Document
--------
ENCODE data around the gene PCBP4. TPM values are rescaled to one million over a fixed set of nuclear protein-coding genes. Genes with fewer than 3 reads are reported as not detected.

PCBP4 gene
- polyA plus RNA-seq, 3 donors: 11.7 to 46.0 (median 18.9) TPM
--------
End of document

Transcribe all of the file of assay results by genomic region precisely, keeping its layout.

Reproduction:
ENCODE data around the gene PCBP4. TPM values are rescaled to one million over a fixed set of nuclear protein-coding genes. Genes with fewer than 3 reads are reported as not detected.

PCBP4 gene
- polyA plus RNA-seq, 3 donors: 11.7 to 46.0 (median 18.9) TPM